New York State Governor Kathy Hochul announced a plan in January to increase tuition for all four State University of New York (SUNY) research universities, including Stony Brook University, by 30% over the next five years.
The decision comes after SUNY previously announced increased tuition for out-of-state students. It allows SUNY’s four research universities — Stony Brook University, Binghamton University, the University at Buffalo and the University at Albany — to increase tuition by 6% every year for the next five years. SUNY’s 60 other campuses will be permitted to increase tuition by 3% every year.
The increase will not affect students receiving free tuition under the Excelsior Scholarship and the Tuition Assistance Program (TAP). However, any student who does not qualify for these programs will see an increase in cost.
The move has faced backlash from some Stony Brook students. The timing of the announcement coincided with the Stony Brook administration announcing the addition of a new paid parking program for the upcoming 2023 fall semester, which was also met with some resistance.
In particular, the Stony Brook College Socialists have been trying to mobilize pressure against the tuition increase.
Amanda Basinger, the president of the College Socialists and a senior double majoring in economics and applied math and statistics, said many students who picked Stony Brook for the price will feel financially overwhelmed.
“I feel like a lot of people pick [Stony Brook] because it’s an affordable option,” Basinger said. “It’s a great school, but people came here because they could afford it. But now, with these increases in pricing, who can afford it now? You know, people are already struggling to make ends meet, and [they’re] going to raise it by 30%. I mean, that’s insane.”
In response to the tuition hikes, the College Socialists helped organize protests on campus, hung posters, started a petition to reverse the tuition increase and are working with Young Democratic Socialists of America chapters at different SUNY campuses to collaborate on a campaign against the tuition increase.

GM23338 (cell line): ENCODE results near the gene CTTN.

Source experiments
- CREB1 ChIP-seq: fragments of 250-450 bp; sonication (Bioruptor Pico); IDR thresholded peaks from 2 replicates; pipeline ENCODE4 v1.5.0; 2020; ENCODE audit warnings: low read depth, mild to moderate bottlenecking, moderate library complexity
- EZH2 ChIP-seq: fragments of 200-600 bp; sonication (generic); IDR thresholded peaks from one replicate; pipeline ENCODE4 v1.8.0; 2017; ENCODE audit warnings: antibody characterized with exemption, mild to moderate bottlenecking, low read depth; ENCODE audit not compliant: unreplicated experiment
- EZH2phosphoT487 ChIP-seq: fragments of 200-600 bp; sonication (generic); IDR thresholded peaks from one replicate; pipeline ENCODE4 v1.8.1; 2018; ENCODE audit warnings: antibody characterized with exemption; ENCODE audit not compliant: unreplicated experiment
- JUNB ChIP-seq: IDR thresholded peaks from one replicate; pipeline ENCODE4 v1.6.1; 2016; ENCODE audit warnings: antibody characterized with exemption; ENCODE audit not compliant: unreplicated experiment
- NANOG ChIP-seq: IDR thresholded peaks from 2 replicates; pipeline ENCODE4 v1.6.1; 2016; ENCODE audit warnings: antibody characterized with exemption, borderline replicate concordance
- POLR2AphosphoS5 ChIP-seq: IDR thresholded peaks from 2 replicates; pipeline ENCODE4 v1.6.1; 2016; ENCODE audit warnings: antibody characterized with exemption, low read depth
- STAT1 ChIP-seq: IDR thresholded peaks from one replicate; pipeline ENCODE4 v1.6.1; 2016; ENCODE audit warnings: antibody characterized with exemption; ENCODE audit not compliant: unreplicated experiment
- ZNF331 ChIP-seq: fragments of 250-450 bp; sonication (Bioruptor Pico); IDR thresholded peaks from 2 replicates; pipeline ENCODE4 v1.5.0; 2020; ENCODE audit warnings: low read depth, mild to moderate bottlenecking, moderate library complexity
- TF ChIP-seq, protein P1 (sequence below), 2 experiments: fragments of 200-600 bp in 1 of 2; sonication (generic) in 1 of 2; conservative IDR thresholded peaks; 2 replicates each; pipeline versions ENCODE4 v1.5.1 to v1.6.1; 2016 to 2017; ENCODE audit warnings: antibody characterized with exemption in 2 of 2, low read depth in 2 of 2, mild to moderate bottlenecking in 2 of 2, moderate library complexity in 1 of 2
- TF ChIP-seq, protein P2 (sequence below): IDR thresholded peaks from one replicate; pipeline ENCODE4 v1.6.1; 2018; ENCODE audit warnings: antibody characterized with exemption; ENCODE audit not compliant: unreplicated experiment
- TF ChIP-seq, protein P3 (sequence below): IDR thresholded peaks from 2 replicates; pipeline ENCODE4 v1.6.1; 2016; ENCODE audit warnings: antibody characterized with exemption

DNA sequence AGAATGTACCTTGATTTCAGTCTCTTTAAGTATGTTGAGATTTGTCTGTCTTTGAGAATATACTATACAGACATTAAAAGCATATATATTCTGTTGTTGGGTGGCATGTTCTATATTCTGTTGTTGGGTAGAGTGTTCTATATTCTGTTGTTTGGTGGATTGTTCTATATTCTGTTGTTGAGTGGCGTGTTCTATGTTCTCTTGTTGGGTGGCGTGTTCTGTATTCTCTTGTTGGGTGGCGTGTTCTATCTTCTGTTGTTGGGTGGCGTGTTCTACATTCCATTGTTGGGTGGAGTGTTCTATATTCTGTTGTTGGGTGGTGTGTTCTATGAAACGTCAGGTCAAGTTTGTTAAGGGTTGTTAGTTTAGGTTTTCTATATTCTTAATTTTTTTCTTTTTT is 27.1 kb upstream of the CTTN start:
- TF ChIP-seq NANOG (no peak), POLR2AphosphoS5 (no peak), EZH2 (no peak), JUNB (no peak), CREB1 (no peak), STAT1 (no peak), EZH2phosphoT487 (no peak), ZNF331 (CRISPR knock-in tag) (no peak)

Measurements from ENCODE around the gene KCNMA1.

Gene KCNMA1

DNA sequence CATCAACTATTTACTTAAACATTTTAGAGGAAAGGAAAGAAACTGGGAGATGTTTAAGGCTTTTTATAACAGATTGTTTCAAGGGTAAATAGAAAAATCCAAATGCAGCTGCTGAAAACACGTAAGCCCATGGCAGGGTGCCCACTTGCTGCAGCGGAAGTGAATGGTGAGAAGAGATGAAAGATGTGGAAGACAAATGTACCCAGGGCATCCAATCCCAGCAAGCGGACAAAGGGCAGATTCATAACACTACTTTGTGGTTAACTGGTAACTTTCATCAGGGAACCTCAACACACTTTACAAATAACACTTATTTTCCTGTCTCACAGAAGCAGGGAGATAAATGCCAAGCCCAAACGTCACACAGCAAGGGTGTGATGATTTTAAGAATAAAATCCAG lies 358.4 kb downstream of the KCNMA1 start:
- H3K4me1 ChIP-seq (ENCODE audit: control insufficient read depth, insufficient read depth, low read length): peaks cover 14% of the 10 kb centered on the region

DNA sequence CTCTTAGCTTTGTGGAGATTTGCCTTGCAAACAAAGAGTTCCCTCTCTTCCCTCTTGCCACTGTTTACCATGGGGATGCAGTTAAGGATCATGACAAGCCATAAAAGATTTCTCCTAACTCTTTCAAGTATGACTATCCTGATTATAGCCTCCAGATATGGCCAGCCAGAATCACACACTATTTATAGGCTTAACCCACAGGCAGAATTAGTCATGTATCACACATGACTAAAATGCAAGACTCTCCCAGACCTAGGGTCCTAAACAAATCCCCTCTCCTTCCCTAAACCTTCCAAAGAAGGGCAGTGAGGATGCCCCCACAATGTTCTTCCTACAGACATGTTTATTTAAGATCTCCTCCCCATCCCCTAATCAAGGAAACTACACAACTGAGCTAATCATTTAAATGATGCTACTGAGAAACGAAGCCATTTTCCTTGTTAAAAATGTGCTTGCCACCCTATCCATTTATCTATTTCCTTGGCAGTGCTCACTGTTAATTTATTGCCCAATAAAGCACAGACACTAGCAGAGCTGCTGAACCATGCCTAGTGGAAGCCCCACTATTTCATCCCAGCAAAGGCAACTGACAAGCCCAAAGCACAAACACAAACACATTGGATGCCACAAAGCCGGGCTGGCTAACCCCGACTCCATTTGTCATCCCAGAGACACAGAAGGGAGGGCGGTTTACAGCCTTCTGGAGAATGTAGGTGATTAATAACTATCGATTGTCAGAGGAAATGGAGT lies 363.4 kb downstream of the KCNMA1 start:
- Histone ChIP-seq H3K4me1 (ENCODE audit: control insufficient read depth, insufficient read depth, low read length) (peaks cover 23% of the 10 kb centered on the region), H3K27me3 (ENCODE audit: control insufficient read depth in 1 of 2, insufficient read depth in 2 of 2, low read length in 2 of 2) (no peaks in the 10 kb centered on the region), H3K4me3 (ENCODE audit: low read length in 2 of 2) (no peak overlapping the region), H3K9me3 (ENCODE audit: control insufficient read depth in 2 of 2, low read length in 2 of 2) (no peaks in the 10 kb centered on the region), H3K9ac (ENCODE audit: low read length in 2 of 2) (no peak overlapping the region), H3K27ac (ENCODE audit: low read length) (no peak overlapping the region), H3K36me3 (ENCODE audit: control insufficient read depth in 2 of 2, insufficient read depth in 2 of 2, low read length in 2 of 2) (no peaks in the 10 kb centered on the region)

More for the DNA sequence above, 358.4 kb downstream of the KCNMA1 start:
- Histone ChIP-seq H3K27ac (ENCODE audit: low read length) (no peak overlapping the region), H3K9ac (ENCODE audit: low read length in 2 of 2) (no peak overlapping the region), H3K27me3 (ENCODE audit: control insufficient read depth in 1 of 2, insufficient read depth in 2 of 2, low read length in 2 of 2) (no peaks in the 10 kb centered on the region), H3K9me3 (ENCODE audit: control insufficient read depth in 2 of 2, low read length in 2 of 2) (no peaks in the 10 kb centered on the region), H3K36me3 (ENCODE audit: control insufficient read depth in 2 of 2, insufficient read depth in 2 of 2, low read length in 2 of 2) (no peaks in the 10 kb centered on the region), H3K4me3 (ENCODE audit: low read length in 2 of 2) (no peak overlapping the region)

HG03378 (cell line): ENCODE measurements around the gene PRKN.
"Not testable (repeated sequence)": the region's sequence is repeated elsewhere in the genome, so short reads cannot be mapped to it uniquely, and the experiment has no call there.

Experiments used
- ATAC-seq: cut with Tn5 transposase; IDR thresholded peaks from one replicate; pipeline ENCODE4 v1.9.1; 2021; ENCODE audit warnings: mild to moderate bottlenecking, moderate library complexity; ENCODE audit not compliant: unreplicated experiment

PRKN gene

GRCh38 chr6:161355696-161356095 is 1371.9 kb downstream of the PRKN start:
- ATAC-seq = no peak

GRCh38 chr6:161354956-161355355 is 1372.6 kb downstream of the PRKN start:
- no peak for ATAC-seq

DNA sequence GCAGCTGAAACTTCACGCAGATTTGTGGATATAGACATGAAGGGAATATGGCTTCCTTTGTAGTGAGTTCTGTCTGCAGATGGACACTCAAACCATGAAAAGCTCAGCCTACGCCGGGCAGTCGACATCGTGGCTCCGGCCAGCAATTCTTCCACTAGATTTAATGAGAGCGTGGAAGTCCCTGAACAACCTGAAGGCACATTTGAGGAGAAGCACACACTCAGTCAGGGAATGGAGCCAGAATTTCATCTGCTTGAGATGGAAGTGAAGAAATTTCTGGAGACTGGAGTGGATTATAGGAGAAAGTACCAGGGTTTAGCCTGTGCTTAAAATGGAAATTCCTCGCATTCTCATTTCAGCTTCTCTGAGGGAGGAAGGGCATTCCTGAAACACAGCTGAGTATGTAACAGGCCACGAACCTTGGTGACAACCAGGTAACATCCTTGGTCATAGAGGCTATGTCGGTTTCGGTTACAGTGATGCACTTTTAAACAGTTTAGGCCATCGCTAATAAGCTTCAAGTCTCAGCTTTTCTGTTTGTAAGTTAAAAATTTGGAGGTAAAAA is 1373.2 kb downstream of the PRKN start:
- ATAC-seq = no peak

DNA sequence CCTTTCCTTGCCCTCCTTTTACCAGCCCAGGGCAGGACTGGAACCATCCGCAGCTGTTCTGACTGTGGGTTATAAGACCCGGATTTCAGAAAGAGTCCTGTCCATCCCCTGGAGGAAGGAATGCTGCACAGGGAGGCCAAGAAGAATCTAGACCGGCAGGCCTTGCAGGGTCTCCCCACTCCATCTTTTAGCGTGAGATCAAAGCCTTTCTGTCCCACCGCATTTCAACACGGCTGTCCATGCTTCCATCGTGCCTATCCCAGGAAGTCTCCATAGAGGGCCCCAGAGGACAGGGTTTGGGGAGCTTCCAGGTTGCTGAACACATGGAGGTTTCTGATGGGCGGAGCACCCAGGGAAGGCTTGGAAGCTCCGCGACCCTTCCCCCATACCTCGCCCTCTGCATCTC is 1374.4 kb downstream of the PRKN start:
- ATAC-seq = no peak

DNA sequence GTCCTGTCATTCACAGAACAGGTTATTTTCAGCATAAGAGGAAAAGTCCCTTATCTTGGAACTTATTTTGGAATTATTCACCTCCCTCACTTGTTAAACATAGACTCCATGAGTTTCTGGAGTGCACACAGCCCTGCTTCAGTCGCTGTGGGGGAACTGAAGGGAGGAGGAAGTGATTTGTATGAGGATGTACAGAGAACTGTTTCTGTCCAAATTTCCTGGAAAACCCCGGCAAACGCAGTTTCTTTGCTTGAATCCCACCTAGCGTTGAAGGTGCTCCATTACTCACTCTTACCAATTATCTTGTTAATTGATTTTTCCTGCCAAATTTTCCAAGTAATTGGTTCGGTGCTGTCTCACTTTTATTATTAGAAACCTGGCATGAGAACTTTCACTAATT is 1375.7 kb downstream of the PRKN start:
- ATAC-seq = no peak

According to the New York Fiscal Year 2024 budget, the tuition increase is necessary amid rising inflation and operating costs.
“New York deserves the best public higher education system and Governor Hochul is committed to building world class, equitable institutions. Governor Hochul’s plan for CUNY and SUNY ensures that no student receiving a full TAP award or an Excelsior scholarship will experience additional tuition costs, while also providing for the long-term future and fiscal stability of public higher education in New York,” Hochul’s office said in a public statement.
Charles Mercuirio, a junior majoring in history, expressed his frustration with the tuition increases.
“I’m going to be enraged [because of that],” Mercuirio said. “[It isn’t] good. I mean, as well as making me poor, it will probably build my blood pressure. So thanks, Governor.”
The announcement comes after previous reports of fiscal struggles within the SUNY system. Last fall, United University Professions, SUNY’s system-wide employer’s union, started a campaign to raise operating funds for several SUNY campuses facing multimillion dollar deficits.
SUNY has also seen declining enrollment system wide, particularly with community colleges, where enrollment was down 34% between 2011 and 2021. However, Stony Brook, Binghamton and Buffalo have all seen opposite trends in enrollment, with significant growth at all three universities.
In an email to The Statesman, Joan Behan-Duncan, a media relations specialist for Stony Brook, said that while it was not yet clear what Stony Brook would receive from increased operating costs and tuition increases, they would use any increased revenue for the benefit of students.
“The top priority would be to cover the tuition increases for students who are eligible for aid, thereby ensuring that they are not absorbing additional financial burden,” Behan-Duncan said. “The second priority would be to restore faculty and staff reductions in crucial academic, research and operational service areas caused by the last decade of static operating aid, minimal tuition increases and mandated unfunded salary increases.”
The operating aid SUNY provides to Stony Brook has not increased since the fiscal year 2012 budget, remaining at $147 million since then.
Paolo Feldkamp, a freshman majoring in psychology, described how tuition increases were hurting him as an out-of-state student.
“I think it’s pretty unfair because as an out-of-state student, there were a lot of considerations to make when I was deciding where to go,” Feldkamp said. “And there was a lot of careful financial planning that went into me deciding to come here between scholarships and total costs. And all of that kind of feels pointless now if they can just change things after we’ve already decided to come. If I do end up transferring to a different school, this is probably going to be one of the major factors contributing to that.”
The final version of the budget is due on April 1.
The Statesman reached out to several Stony Brook administrators for comments but did not receive any responses.